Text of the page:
Third grader denied school picture because of her hair color

Picture day. Students either love it or can’t wait to get it over with.

Marian Scott, a third grader at Paragon Charter Academy in Jackson, Michigan, was all set to have her picture taken at school, but when it was her turn she was denied a photo. The eight-year-old had to return to class, while her classmates had their photos taken.

“It’s upsetting you know,” Marian’s father, Doug Scott, told WILX.

Marian wasn’t allowed to take a school photo because her she had red in hair, and it was not her natural hair color. According to the school’s policy, students must wear their natural hair color in order to be photographed. The rules also state that students’ hair must also be “conservative,” while “extreme hairstyles” are forbidden.

The school has strict policies when it comes to hairstyles.

While the school’s handbook clearly states the rules for picture day, Doug claims the school is unclear about what happens when a student like Marian shows up to school with hair that is determined to be unnatural.

He says the rules are confusing because after Marian was singled out for having red hair, she was told to return to class, where she stayed for the remainder of the day.

“If they would have reached out to us and say come get her…she’s got a hair issue, we need you to change it, that’s not allowed – I would have been fine with why this happened but they didn’t reach out to us,” Doug said. “They let her stay in school… so if she’s not a disruption to the class, then why is she a disruption to the picture?”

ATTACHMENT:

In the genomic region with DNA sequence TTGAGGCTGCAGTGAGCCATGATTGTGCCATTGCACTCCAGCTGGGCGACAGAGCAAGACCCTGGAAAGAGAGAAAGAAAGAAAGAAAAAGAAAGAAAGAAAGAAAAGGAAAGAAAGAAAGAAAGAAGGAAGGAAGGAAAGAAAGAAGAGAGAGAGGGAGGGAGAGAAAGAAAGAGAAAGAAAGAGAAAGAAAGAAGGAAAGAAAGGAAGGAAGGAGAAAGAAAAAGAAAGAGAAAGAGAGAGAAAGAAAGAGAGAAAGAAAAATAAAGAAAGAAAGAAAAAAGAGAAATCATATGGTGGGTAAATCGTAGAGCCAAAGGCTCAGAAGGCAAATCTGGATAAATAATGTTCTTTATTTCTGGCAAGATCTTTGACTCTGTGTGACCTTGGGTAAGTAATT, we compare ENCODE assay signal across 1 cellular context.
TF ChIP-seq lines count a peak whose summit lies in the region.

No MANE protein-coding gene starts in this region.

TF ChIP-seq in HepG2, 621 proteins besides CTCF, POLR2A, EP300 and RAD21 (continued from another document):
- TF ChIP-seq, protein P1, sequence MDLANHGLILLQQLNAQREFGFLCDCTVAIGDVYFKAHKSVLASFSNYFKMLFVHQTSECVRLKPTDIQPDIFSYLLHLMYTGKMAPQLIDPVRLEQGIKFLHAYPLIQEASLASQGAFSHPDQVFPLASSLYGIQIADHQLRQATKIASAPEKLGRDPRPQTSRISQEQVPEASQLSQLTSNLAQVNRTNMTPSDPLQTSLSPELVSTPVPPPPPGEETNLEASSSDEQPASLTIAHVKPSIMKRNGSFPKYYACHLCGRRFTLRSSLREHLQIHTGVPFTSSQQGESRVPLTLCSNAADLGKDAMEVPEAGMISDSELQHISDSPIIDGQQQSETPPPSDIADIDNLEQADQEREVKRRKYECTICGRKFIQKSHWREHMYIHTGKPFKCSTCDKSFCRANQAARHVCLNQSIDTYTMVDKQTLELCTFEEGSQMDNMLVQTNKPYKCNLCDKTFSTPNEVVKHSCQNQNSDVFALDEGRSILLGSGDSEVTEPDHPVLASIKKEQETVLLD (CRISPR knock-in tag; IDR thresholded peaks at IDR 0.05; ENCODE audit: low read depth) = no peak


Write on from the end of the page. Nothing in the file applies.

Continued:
According to WILX, Paragon Charter Academy sent a message to parents prior to picture day informing them of the dress code, but Doug maintains that his family received no such notice.

“Had I seen the email, I probably would have told Marian’s mother to not do it, but I guess I think it’s good that this happened because now people are going to get the opportunity to see what is really going on.”

The school’s principal explained that Marian was allowed to return to class because students who have a dress code violation are given a week to fix the violation and during that time they are permitted to remain in class.

Marian has since changed her hair to comply with school rules, and her father said he would like to see better communication so similar incidents don’t occur. The third grader will reportedly have her picture taken on November 12, when students are allowed a redo.

Let’s hear your thoughts.

Should Marian have been allowed to take her school photo or was the school right to deny her a photo because of her hair?